Identity and code choice: Code-switching and social identity among Japanese/English bilingual siblings

Actas Do II Simposio Internacional Sobre o Bilingüismo (2004)
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Within the family, siblings work to create separate, stable social identities. One of the jobs of language socialization is the acquisition and appreciation of appropriate forms with which to perform the acts and stances which create social role. Children learn which roles are expected of them, and which forms are appropriate for the enactment of these roles in part through "trying on" various roles which may then be ratified or rejected by other members of the family. In addition to ratifying sibling roles, however, older siblings may be involved in a struggle to maintain their own local position. This paper is particularly interested in how older siblings guide younger siblings' socialization through ratification of social stance, while working to maintain their own role within the family hierarchy.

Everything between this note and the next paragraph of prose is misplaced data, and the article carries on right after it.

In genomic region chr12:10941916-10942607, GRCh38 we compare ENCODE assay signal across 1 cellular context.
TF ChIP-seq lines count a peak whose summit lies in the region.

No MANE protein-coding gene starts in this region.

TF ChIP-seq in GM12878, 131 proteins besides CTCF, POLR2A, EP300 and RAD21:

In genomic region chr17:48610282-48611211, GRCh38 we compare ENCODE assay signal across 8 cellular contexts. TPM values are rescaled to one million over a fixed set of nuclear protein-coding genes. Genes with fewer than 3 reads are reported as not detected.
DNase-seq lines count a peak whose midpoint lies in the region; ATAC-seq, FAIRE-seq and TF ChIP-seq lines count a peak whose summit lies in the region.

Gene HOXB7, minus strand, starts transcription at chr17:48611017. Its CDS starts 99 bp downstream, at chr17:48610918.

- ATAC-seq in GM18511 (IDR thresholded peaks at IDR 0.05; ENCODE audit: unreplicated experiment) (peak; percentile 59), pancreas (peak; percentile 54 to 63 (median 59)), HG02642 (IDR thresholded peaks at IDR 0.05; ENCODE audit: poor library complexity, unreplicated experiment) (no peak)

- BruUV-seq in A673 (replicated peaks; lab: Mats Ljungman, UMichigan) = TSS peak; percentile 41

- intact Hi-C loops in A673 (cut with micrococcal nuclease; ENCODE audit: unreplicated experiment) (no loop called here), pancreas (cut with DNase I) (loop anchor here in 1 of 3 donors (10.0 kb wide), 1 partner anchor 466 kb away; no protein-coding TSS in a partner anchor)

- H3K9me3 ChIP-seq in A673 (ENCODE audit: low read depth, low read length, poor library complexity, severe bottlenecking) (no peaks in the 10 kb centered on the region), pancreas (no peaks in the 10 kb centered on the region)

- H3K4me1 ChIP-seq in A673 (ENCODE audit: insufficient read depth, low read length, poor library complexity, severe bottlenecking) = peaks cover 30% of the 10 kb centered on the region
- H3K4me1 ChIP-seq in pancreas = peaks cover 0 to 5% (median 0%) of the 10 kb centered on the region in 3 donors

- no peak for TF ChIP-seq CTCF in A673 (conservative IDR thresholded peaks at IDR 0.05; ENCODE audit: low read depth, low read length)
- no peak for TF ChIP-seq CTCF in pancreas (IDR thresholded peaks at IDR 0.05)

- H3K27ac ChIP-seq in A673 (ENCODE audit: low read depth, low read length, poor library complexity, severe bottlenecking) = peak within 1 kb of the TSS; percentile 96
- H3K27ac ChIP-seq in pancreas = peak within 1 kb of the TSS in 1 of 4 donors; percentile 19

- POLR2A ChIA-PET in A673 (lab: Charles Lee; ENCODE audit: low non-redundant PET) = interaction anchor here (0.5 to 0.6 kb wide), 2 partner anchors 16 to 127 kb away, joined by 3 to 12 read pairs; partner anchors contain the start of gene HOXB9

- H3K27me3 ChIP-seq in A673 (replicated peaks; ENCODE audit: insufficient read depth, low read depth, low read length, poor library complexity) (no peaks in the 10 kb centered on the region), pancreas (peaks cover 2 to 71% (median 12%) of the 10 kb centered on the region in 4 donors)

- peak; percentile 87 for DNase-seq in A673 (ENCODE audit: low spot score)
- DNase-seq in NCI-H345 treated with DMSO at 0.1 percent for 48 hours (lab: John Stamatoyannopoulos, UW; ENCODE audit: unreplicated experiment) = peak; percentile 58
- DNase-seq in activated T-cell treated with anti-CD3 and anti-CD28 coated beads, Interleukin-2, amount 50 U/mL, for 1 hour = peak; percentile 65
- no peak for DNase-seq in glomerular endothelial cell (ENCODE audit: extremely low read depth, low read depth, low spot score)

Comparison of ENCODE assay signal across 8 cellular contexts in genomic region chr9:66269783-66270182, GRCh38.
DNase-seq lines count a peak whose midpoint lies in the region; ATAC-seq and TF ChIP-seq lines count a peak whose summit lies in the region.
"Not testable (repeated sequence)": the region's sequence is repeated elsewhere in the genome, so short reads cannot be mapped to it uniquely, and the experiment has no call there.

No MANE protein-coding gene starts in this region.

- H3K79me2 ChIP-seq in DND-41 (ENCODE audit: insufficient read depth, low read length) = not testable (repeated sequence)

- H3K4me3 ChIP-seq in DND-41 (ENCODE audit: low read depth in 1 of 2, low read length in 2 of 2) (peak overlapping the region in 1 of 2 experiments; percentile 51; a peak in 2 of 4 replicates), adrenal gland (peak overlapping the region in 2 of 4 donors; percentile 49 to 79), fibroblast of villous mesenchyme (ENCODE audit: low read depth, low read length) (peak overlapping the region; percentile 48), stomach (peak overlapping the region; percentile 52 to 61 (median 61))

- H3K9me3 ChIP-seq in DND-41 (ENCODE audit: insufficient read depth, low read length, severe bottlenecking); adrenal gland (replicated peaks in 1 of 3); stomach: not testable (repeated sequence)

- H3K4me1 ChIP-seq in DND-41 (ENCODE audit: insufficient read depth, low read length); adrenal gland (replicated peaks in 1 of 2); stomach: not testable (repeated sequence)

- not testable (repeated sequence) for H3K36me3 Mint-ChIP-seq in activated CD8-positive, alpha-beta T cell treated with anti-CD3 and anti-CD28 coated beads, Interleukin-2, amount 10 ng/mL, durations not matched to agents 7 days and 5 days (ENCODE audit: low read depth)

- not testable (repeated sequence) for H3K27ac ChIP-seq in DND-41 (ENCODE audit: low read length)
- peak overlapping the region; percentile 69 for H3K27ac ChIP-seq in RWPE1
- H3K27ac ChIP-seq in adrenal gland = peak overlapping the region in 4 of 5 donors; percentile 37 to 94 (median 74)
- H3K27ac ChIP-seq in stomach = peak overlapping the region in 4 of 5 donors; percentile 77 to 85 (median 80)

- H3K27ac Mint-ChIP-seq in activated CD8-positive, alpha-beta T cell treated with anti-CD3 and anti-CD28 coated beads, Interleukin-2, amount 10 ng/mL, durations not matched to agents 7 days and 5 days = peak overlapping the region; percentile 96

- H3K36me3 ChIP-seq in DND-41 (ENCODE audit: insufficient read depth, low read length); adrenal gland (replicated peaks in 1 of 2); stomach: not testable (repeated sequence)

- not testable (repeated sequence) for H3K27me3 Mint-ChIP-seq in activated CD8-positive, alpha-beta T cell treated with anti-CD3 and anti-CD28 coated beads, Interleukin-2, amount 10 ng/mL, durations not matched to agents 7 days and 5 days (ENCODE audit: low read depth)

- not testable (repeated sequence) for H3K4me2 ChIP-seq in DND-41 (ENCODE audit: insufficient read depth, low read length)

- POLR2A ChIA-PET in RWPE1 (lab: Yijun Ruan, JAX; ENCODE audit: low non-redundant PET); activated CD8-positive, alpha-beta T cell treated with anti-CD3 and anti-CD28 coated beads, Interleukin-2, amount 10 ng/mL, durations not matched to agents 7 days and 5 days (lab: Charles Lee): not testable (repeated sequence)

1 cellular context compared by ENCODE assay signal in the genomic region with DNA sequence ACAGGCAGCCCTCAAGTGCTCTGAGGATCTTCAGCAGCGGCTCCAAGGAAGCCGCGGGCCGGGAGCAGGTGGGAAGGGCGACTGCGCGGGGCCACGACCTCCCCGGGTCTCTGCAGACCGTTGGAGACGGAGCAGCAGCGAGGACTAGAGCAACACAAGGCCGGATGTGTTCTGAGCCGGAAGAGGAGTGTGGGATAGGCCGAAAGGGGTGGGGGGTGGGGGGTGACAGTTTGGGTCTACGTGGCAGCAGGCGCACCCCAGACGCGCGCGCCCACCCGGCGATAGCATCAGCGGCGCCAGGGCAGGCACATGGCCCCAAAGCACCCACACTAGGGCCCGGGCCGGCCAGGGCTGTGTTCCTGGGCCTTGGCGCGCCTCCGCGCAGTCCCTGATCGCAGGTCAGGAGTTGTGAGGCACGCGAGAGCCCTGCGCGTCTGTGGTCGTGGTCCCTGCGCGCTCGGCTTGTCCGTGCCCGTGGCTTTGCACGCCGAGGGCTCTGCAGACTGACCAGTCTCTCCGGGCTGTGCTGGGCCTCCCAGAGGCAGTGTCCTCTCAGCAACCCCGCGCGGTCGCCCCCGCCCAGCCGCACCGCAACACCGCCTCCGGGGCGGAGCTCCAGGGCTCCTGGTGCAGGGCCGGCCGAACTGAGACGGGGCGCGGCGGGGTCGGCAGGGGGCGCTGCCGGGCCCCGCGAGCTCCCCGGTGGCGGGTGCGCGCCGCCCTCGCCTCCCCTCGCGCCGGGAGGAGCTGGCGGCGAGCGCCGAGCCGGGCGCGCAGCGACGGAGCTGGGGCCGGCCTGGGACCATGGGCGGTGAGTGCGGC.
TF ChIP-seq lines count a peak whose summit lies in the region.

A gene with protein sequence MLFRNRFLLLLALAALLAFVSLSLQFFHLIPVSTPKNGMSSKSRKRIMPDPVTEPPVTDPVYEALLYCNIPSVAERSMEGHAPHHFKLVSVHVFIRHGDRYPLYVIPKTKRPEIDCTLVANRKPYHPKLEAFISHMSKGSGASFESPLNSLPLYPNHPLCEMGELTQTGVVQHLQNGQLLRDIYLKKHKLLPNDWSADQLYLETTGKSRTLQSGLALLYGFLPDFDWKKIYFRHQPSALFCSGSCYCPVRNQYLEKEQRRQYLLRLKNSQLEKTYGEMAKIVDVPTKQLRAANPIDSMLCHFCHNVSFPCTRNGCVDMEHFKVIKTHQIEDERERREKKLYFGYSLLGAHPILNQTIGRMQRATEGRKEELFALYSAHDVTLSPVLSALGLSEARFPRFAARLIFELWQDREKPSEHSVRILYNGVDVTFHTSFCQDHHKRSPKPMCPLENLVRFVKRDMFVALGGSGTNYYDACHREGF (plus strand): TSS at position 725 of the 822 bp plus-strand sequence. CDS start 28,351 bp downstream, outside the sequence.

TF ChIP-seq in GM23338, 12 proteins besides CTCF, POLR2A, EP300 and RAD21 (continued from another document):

Author's Profile

Chad Douglas Nilep
Nagoya University


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